Steven M. Stanley is an American paleontologist and evolutionary biologist at the University of Hawaii at Manoa. He is best known for his empirical research documenting the evolutionary process of punctuated equilibrium in the fossil record.
Stanley received his Ph.D. from Yale University in 1968. For most of his career he taught geology at Johns Hopkins University. In 1977 Stanley was awarded the Paleontological Society's Charles Schuchert Award which is presented "to a person under 40 whose work reflects excellence and promise in the science of paleontology." In 2007 he was awarded the Society's Paleontological Society Medal, which is "awarded to a person whose eminence is based on advancement of knowledge in paleontology." In 2006 Stanley was awarded the Mary Clark Thompson Medal by the National Academy of Sciences and in 2008 the William H. Twenhofel Medal by the Society for Sedimentary Geology.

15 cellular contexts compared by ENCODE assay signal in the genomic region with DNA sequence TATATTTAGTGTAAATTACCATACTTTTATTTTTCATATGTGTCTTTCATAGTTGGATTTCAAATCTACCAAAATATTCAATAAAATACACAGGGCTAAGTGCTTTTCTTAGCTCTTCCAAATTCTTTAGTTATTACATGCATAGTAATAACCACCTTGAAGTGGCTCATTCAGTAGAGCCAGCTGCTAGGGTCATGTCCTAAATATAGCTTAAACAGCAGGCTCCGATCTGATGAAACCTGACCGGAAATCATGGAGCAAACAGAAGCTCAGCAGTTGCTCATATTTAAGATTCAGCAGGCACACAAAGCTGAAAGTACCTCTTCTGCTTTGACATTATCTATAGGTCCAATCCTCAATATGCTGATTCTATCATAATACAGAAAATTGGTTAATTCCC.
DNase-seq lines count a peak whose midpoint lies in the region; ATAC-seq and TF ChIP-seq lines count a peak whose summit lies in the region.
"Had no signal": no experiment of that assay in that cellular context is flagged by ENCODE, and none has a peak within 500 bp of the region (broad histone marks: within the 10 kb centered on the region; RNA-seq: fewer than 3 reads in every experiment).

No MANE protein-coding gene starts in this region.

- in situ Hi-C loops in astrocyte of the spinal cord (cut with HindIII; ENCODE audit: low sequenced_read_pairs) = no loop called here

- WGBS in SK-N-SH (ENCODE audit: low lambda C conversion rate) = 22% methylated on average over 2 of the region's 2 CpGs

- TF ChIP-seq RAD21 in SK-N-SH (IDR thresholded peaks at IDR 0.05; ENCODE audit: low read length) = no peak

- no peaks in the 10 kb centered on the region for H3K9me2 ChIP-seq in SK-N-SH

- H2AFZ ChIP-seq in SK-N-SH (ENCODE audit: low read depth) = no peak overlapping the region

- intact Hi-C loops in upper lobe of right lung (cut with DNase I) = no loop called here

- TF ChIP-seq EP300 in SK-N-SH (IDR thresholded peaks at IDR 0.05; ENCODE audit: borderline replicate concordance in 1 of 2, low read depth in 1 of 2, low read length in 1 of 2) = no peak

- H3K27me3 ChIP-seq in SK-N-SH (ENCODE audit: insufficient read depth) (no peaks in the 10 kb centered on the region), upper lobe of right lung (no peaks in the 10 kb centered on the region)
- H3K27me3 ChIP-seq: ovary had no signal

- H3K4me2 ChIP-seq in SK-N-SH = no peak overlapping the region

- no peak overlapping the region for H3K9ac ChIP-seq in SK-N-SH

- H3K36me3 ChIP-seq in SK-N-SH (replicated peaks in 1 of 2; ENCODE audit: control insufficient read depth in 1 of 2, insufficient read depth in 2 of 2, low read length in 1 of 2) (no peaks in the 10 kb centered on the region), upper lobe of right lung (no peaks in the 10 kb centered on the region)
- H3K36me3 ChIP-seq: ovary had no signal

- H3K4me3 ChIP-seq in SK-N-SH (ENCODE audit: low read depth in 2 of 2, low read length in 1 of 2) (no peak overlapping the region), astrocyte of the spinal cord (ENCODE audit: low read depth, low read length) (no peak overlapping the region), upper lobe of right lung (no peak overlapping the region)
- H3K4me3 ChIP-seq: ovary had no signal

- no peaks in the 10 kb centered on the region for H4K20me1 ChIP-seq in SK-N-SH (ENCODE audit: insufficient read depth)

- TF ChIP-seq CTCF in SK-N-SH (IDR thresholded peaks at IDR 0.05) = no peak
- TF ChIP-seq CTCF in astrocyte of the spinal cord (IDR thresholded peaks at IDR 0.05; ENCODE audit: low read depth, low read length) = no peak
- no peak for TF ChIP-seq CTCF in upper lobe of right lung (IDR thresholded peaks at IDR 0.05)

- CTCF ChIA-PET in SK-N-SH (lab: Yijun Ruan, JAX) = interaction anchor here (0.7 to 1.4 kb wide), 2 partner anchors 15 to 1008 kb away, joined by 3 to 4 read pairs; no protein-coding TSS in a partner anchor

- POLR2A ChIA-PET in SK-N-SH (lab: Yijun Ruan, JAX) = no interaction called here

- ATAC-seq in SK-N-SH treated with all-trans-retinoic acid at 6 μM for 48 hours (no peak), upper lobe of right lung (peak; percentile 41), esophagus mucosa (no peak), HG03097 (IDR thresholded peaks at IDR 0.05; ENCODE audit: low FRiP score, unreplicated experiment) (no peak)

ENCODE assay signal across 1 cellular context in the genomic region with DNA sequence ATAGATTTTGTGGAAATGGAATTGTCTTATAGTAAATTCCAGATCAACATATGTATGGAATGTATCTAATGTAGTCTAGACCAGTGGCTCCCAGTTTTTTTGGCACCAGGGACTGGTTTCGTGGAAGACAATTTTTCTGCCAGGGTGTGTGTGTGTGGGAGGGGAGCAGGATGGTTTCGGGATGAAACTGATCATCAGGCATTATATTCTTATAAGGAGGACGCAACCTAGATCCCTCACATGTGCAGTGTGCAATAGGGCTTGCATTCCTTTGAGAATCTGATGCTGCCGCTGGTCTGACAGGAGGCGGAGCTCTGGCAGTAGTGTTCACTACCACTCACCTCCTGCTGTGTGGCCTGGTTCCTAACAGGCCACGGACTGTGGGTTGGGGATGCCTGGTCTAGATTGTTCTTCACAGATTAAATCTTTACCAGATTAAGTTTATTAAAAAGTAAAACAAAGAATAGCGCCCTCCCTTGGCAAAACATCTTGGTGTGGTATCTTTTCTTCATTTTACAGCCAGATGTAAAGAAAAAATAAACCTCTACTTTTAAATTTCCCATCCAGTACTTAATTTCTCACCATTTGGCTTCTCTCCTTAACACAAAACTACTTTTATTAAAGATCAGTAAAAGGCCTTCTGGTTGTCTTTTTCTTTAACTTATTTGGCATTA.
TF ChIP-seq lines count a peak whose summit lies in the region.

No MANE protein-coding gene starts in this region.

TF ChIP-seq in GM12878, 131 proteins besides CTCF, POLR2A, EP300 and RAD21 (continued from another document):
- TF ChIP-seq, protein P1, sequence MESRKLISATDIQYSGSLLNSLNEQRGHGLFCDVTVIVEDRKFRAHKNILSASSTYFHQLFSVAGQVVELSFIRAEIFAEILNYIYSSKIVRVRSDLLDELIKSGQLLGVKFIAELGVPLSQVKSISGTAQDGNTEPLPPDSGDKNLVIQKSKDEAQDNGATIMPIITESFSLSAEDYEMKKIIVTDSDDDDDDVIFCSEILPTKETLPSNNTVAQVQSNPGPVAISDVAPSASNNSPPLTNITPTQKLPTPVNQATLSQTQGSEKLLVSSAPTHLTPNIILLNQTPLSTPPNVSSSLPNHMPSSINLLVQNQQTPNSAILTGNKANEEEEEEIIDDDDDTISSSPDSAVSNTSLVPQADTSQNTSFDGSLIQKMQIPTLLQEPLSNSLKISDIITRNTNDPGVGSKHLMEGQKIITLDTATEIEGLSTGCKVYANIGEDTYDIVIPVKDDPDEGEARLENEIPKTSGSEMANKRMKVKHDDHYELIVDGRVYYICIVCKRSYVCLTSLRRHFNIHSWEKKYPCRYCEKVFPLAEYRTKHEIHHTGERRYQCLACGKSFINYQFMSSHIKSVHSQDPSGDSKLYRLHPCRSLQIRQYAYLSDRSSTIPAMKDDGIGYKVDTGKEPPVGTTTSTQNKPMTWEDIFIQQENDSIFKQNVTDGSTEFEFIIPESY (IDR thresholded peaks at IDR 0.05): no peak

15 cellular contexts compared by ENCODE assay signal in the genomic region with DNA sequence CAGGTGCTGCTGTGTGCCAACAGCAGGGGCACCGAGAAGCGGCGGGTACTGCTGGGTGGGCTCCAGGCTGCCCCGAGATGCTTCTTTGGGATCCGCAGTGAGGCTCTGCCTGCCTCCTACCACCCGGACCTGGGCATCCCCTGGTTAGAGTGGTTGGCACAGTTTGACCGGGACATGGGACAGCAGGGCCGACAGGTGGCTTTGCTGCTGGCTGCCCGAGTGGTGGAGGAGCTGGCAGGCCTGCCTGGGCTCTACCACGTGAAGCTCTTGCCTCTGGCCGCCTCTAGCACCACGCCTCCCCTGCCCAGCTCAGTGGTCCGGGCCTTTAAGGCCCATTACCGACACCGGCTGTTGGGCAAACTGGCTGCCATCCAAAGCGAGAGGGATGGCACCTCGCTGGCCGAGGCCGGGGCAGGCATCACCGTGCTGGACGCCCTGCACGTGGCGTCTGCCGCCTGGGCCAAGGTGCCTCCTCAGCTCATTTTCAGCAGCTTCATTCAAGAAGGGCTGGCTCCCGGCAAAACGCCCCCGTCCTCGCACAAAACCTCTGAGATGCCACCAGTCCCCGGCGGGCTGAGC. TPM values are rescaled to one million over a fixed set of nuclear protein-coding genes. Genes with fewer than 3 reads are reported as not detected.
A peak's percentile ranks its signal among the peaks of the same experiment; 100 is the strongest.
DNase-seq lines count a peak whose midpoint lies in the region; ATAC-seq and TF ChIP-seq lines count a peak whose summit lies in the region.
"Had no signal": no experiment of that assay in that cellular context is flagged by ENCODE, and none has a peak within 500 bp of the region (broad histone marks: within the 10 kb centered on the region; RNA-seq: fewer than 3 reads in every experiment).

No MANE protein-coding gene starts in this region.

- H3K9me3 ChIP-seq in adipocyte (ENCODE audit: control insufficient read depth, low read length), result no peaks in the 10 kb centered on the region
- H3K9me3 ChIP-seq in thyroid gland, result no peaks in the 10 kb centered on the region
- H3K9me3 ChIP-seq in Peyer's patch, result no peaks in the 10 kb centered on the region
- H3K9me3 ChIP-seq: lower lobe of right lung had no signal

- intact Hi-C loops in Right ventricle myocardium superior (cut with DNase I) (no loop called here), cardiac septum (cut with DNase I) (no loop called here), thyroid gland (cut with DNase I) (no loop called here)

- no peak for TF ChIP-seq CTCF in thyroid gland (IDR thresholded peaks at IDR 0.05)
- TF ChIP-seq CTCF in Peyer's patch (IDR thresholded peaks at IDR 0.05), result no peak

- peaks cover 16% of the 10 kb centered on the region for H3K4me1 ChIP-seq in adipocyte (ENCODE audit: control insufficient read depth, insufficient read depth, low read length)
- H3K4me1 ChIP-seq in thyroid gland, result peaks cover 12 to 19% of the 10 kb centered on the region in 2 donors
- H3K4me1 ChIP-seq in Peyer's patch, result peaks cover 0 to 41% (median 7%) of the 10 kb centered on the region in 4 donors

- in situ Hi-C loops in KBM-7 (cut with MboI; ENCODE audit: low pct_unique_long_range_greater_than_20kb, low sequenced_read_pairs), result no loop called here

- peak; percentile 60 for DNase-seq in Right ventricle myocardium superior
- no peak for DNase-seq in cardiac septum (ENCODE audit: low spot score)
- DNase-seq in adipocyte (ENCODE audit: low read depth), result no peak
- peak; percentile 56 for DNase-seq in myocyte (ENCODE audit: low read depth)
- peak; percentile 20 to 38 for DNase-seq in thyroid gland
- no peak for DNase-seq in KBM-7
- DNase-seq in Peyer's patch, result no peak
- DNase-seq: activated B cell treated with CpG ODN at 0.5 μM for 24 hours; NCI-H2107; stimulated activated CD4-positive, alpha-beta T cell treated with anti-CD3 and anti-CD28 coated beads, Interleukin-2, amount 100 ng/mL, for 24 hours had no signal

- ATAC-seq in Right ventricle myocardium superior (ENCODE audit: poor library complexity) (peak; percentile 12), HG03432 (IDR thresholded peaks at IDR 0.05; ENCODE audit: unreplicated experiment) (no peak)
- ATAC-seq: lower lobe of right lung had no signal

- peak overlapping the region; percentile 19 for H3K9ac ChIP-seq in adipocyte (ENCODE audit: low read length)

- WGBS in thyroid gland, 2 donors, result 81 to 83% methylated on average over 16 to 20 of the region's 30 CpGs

In 1972 Stanley developed the Predation Hypothesis to explain the evolution of novelties in the Cambrian explosion. Stanley proposed that predation stimulated prey animals to evolve defenses such as shells, rapid swimming, and burrowing. These strategies also opened new avenues of evolution through functional shifts. Hard shells allowed for filter feeding, and deep burrowing allowed animals to gain new access to food resources.